• Westpac says China’s reopening means there is upside to its “cautious view” on iron ore prices
  • Senior economist sees iron ore dropping to US$100/t this year, up from previous forecasts of US$90/t
  • Thermal coal expected to end 2023 at US$200/t, with met coal to close at US$300/t


Westpac has joined Commonwealth Bank in suggesting iron ore prices are poised to head south from their US$130/t peak this year to US$100/t by year’s end, but says China’s economy is ‘well-positioned to rebound’ in a positive note for miners.

Following on from BHP (ASX:BHP) boss Mike Henry’s bullish stance on Chinese commodity demand yesterday, Westpac senior economist Justin Smirk, who expects China’s rebound from Covid Zero to turn into medium term growth.

The run in iron ore prices has prompted Smirk to lift Westpac’s forecast for 2023 iron ore prices from US$90/t in its December update to US$100/t this week, in line with Commbank analyst Vivek Dhar’s assessment this month.

“Chinese data for December supports our long-held view that China’s economy is well-positioned to not only rebound from COVID-zero, but also to grow strongly into the medium-term,” Smirk said.

“We expect it to average growth of 5% or more through 2022 to 2024 and likely beyond.

“Therefore, the key risk to our cautious view is a stronger than expected recovery in China and in the Chinese property market in particular.”

On the flipside he noted new home sales were consistent with a cautious view, rebar spreads remain weak compared to iron ore prices, port inventories are lifting and Australian iron ore shipments have been strong this year.

Longer term, Smirk says a Westpac review of WoodMac shows 300Mt of additional iron ore supply could come online over the next five years.

“WoodMac recently published its annual review of iron ore projects reporting that the number of active projects had increased from 85 in 2021 to 115 in 2022,” he said.

“Our review of WoodMac’s data suggests there is the potential for around 300mt of additional iron ore supply to come online over the next 5 years with a bit more than 100mt from the majors, 35mt from the smaller Australian miners, 40mt from the Brazilian junior miners, 110mt from Africa (mainly Simandou) and something around 10mt from the rest.”

Another 940Mt are at early stages, but are considered high cost, capital intensive or “geographically challenging” (i.e. in the middle of goddamn nowhere).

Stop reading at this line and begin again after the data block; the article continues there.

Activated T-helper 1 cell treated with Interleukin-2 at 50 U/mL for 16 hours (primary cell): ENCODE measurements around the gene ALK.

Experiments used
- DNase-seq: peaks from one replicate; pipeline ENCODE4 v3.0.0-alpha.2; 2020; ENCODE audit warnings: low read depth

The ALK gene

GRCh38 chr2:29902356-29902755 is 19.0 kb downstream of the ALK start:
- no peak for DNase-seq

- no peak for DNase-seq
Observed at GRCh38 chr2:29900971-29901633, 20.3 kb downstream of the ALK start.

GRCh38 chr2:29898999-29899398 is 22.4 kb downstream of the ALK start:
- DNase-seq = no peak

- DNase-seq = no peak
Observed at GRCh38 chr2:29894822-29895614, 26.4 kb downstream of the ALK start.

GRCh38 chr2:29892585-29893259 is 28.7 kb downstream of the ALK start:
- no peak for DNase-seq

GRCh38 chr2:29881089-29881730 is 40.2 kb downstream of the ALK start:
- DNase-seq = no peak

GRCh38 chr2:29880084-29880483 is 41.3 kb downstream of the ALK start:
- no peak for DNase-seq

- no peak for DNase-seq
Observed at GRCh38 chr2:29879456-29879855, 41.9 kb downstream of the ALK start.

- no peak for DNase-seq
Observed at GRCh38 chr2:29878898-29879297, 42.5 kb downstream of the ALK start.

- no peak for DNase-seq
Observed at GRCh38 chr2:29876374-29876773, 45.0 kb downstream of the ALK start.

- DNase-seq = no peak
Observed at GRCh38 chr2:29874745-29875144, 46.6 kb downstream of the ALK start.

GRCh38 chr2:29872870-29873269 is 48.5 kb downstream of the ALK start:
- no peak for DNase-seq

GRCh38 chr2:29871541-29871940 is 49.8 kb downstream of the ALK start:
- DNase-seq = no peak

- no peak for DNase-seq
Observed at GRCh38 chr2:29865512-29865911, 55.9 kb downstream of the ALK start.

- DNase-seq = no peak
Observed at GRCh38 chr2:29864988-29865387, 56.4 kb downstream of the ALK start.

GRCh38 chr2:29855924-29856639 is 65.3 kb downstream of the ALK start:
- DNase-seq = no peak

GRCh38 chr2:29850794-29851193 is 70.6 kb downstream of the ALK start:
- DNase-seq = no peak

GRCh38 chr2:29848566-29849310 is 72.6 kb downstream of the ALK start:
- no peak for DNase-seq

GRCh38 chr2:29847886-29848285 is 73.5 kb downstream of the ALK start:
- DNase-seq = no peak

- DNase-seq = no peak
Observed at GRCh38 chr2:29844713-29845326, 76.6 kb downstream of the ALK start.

Thermal coal may be close to bottom

Westpac also anticipates relatively strong thermal and met coal prices.

While thermal coal has tumbled by around 50% from its US$400/t level in December, it could be close to a bottom.

Westpac sees the Newcastle coal premium continuing to narrow towards the end of the northern winter with strong Indonesian and North American output increasing supply by 12% year to date, amid weaker demand due to mild weather.

“However, we still expect thermal coal prices to remain elevated compared to history over the next two years due to ongoing supply constraints; thermal coal holding at US$200/t at end-2023 and US$175 at end-2024,” he said.

Coking coal prices, up almost 50% this year to US$344/t earlier this month, are expected to remain strong, with lower grades of met coal like PCI and semi-soft also up around 40%.

“Wet and stormy conditions continue to feature along the Australian east coast, particularly in Queensland, presenting an ongoing near-term supply risk,” Smirk said.

“We are forecasting met coal prices to hold around US$300/t through 2023 ending the year at US$280/t due to support from rising demand from China. Australia’s first coal shipment after more than two years of an unofficial ban reached China’s southern Guangdong Province in early February.

“While supply remains disrupted, the return of the Chinese market is a clear upside risk for met coal.”


Mount Gibson swings to profit, Lycopodium excels

Mining focused engineering contractor Lycopodium (ASX:LYL) has stunned with big lifts across the board in virtually every metric, with NPAT for the first half of 2023 up from $15.3m to $20m.

That came off a lift in EBITDA and jump in revenue from $102.4m to $159.9m, powering a fully franked interim dividend of 36c per share, a payout of around $14.3 million.

LYL has full year guidance of $320m revenue and $40m NPAT.

“We are in the process of delivering a significant portfolio of projects across the globe, including mobilising to site on several major projects over the past six months, in addition to being awarded a number of new projects and studies,” managing director Peter De Leo said.

“It has therefore been a very busy and rewarding period for the Company, reflected in the strong results achieved at half-year.”

And a couple of smaller miners posting their report cards today. Getting a pass is small iron ore producer Mount Gibson Iron (ASX:MGX), which improved from a $65.6m loss to a NPAT of $7.4m after completing work to access new high grade ore zones at its Koolan Island mine.

The company sold 1.1Mt at an average grade of 65% Fe, well above 62% Fe benchmark prices, with plans to hit the lower end of its 3.2-3.7Mt (wet) guidance range in FY23.

The 65% Fe iron ore price averaged US$113/t across the half, and has lifted since to around US$140/t. 62% iron ore was fetching around US$131/t today.

“Market commentary is increasingly positive with regard to the medium-term outlook for iron ore demand,” MGX said.

Less impressive were the largely commentary free numbers out of nickel miner Panoramic Resources (ASX:PAN), which ate an $11.8 million loss for the first half despite a 397% lift in revenue, compared to a $1.2m profit in H1 FY22.

MGX shares closed slightly down at 57c, with Panoramic down around 6.5%. Lycopodium ended the day up almost 10%.



Mount Gibson Iron (ASX:MGX), Lycopodium (ASX:LYL) and Panoramic (ASX:PAN) share prices today: